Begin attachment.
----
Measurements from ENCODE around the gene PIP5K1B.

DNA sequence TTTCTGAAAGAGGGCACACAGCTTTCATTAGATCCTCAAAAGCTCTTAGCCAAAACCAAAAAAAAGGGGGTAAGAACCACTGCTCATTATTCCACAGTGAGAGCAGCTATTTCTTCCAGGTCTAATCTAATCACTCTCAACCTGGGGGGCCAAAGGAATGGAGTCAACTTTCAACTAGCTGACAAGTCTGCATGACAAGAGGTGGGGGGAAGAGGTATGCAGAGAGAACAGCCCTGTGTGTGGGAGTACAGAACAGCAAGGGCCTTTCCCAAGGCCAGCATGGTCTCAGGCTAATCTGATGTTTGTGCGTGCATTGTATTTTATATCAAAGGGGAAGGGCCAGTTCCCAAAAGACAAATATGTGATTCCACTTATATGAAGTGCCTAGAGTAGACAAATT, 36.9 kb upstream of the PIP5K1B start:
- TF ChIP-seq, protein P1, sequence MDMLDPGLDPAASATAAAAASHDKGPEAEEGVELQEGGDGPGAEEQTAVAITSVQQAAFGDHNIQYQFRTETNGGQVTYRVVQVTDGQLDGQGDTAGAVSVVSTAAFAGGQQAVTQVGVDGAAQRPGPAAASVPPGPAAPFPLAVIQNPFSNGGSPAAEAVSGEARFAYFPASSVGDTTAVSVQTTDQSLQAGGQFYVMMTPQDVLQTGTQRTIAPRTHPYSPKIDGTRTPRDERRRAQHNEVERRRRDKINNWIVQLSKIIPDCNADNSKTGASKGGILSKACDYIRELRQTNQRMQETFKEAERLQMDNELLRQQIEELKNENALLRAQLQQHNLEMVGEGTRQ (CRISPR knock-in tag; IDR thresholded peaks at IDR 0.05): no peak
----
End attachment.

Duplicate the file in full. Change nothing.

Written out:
Measurements from ENCODE around the gene PIP5K1B.

DNA sequence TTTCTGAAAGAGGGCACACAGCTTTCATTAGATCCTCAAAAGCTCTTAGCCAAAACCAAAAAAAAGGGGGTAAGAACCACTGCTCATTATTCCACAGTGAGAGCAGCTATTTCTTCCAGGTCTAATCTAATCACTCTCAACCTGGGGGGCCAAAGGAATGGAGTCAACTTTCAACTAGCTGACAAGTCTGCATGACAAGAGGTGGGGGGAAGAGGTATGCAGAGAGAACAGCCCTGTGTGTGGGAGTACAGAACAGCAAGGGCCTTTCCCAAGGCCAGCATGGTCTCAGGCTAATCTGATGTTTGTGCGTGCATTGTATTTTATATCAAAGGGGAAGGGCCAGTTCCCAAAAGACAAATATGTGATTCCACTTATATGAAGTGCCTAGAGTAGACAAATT, 36.9 kb upstream of the PIP5K1B start:
- TF ChIP-seq, protein P1, sequence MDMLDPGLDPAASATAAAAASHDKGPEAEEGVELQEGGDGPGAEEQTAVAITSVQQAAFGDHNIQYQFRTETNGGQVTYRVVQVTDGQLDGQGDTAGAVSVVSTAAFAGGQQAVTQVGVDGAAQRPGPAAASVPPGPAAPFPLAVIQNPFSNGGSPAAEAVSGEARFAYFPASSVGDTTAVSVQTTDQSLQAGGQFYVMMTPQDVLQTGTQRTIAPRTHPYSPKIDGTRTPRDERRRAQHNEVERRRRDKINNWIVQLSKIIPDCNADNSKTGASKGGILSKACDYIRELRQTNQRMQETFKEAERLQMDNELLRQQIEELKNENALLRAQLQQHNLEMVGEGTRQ (CRISPR knock-in tag; IDR thresholded peaks at IDR 0.05): no peak